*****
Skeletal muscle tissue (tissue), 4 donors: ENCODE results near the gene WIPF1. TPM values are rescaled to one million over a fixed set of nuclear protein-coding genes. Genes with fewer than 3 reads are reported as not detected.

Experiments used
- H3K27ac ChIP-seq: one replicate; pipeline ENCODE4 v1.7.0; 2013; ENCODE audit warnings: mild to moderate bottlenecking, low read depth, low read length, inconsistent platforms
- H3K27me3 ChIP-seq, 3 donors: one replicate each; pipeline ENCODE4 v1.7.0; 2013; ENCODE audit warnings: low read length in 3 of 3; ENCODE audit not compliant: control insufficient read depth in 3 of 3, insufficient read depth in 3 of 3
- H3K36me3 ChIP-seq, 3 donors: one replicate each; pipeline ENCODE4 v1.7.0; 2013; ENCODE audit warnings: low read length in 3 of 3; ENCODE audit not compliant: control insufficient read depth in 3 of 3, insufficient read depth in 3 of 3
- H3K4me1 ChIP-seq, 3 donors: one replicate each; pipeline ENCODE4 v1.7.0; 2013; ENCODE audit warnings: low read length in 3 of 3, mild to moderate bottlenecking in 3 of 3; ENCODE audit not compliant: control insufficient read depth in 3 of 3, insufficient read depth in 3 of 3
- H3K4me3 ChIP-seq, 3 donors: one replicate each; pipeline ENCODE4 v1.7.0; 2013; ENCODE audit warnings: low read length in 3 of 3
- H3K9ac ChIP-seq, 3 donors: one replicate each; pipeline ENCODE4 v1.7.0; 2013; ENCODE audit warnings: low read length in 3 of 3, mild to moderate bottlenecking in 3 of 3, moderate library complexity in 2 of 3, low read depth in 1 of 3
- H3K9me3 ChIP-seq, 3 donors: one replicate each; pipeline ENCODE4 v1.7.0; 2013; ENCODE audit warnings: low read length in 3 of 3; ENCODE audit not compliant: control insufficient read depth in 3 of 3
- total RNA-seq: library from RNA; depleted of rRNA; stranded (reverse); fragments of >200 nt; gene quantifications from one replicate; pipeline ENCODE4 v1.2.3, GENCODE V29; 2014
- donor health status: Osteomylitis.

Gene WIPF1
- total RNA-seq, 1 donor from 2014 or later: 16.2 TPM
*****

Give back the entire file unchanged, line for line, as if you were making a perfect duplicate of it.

Skeletal muscle tissue (tissue), 4 donors: ENCODE results near the gene WIPF1. TPM values are rescaled to one million over a fixed set of nuclear protein-coding genes. Genes with fewer than 3 reads are reported as not detected.

Experiments used
- H3K27ac ChIP-seq: one replicate; pipeline ENCODE4 v1.7.0; 2013; ENCODE audit warnings: mild to moderate bottlenecking, low read depth, low read length, inconsistent platforms
- H3K27me3 ChIP-seq, 3 donors: one replicate each; pipeline ENCODE4 v1.7.0; 2013; ENCODE audit warnings: low read length in 3 of 3; ENCODE audit not compliant: control insufficient read depth in 3 of 3, insufficient read depth in 3 of 3
- H3K36me3 ChIP-seq, 3 donors: one replicate each; pipeline ENCODE4 v1.7.0; 2013; ENCODE audit warnings: low read length in 3 of 3; ENCODE audit not compliant: control insufficient read depth in 3 of 3, insufficient read depth in 3 of 3
- H3K4me1 ChIP-seq, 3 donors: one replicate each; pipeline ENCODE4 v1.7.0; 2013; ENCODE audit warnings: low read length in 3 of 3, mild to moderate bottlenecking in 3 of 3; ENCODE audit not compliant: control insufficient read depth in 3 of 3, insufficient read depth in 3 of 3
- H3K4me3 ChIP-seq, 3 donors: one replicate each; pipeline ENCODE4 v1.7.0; 2013; ENCODE audit warnings: low read length in 3 of 3
- H3K9ac ChIP-seq, 3 donors: one replicate each; pipeline ENCODE4 v1.7.0; 2013; ENCODE audit warnings: low read length in 3 of 3, mild to moderate bottlenecking in 3 of 3, moderate library complexity in 2 of 3, low read depth in 1 of 3
- H3K9me3 ChIP-seq, 3 donors: one replicate each; pipeline ENCODE4 v1.7.0; 2013; ENCODE audit warnings: low read length in 3 of 3; ENCODE audit not compliant: control insufficient read depth in 3 of 3
- total RNA-seq: library from RNA; depleted of rRNA; stranded (reverse); fragments of >200 nt; gene quantifications from one replicate; pipeline ENCODE4 v1.2.3, GENCODE V29; 2014
- donor health status: Osteomylitis.

Gene WIPF1
- total RNA-seq, 1 donor from 2014 or later: 16.2 TPM